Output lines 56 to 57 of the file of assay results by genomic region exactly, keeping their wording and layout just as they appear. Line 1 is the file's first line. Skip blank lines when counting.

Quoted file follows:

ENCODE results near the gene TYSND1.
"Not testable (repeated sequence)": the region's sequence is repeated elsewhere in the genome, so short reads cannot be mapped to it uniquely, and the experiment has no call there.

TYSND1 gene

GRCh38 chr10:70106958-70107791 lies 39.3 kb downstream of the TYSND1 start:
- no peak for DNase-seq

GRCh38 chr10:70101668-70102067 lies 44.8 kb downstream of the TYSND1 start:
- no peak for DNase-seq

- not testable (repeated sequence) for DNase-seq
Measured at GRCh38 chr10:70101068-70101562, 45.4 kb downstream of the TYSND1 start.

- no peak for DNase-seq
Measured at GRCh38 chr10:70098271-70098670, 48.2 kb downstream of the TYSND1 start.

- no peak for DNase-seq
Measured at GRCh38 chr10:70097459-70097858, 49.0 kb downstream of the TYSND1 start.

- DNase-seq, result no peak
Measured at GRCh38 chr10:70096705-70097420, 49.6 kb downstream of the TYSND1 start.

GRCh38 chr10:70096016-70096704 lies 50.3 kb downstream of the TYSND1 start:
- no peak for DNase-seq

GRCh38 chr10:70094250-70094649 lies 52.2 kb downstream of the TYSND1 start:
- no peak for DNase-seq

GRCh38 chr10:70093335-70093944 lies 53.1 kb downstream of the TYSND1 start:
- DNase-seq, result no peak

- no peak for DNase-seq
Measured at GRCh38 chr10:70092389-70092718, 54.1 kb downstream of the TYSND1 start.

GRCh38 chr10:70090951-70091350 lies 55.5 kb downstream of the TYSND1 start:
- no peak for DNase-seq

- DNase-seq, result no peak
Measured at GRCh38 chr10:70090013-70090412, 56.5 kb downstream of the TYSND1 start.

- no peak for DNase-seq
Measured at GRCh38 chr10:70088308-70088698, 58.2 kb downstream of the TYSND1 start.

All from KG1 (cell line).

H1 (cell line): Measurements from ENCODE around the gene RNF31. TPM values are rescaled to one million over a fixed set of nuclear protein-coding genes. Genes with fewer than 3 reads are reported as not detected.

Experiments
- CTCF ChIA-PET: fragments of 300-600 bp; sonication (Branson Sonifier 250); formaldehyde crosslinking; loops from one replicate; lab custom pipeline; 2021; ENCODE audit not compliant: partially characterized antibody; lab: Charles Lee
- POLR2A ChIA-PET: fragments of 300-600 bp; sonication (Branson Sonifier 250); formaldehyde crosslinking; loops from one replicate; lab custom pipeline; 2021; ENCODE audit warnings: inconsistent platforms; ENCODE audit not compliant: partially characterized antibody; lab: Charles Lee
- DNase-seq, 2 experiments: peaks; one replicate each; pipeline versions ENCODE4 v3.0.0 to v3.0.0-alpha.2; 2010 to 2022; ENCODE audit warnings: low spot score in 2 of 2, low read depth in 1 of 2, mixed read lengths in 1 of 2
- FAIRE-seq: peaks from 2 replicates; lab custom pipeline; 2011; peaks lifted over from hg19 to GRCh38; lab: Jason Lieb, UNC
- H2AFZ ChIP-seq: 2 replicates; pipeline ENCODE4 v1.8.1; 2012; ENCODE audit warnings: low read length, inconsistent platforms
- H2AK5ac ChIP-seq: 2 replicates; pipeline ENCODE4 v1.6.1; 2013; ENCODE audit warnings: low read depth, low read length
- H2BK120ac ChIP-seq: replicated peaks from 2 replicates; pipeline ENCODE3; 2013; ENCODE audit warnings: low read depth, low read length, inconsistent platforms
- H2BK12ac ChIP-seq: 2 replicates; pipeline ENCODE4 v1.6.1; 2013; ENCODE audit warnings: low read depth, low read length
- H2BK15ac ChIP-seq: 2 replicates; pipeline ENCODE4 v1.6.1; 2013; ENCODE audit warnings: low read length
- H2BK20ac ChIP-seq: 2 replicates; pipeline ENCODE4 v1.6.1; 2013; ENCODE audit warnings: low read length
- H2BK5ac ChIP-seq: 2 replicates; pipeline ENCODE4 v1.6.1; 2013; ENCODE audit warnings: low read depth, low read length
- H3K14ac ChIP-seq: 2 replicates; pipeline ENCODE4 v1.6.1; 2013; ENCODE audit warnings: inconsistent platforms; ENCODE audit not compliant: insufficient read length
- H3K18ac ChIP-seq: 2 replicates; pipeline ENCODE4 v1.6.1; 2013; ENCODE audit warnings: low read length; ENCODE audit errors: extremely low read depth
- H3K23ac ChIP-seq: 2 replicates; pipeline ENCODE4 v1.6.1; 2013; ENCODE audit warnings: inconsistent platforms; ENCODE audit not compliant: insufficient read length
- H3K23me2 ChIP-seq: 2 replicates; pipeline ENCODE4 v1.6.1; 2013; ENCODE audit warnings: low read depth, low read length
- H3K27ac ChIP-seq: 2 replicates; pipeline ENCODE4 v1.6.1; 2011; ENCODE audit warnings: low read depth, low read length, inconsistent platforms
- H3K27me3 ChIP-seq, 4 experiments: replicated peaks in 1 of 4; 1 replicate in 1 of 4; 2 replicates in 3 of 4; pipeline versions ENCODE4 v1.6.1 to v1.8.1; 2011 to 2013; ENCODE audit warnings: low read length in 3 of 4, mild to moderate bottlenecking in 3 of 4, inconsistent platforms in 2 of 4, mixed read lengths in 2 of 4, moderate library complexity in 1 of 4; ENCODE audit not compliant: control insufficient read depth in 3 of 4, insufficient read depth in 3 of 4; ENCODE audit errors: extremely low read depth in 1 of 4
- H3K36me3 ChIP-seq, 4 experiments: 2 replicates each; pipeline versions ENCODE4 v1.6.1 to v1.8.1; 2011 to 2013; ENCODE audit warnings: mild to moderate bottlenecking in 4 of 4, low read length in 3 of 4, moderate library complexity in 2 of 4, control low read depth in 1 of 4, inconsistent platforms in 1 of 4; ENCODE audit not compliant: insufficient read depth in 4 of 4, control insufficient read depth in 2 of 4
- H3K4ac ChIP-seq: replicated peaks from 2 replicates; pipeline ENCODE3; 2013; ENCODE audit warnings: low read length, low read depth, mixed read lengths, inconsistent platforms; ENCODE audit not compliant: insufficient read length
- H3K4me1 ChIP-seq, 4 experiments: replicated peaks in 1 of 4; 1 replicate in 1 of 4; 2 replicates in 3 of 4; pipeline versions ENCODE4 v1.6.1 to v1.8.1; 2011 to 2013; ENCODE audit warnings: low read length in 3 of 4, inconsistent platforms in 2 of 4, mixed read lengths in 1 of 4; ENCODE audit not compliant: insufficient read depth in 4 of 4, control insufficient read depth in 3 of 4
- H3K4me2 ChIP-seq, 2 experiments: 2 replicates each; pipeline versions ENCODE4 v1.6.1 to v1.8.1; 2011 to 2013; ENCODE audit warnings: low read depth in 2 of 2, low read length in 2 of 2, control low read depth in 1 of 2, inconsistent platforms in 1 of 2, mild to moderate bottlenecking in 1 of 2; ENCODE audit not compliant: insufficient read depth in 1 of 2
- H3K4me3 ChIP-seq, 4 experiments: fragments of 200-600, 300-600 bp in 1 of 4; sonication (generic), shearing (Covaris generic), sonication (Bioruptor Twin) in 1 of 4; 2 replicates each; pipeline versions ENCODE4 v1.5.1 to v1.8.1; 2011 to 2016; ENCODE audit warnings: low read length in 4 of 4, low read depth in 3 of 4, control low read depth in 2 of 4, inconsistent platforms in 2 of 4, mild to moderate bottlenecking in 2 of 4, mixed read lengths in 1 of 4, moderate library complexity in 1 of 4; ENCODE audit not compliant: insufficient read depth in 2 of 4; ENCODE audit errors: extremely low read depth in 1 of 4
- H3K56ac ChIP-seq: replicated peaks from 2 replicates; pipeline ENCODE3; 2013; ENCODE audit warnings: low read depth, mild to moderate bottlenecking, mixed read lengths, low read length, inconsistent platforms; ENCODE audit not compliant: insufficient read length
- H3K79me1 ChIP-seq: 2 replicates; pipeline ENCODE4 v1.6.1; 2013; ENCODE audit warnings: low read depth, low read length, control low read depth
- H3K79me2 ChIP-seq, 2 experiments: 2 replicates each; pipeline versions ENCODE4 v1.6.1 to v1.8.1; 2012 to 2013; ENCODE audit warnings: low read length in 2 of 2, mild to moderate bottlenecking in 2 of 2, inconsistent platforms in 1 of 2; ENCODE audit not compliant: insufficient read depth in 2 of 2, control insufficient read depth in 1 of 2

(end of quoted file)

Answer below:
- H3K79me1 ChIP-seq: 2 replicates; pipeline ENCODE4 v1.6.1; 2013; ENCODE audit warnings: low read depth, low read length, control low read depth
- H3K79me2 ChIP-seq, 2 experiments: 2 replicates each; pipeline versions ENCODE4 v1.6.1 to v1.8.1; 2012 to 2013; ENCODE audit warnings: low read length in 2 of 2, mild to moderate bottlenecking in 2 of 2, inconsistent platforms in 1 of 2; ENCODE audit not compliant: insufficient read depth in 2 of 2, control insufficient read depth in 1 of 2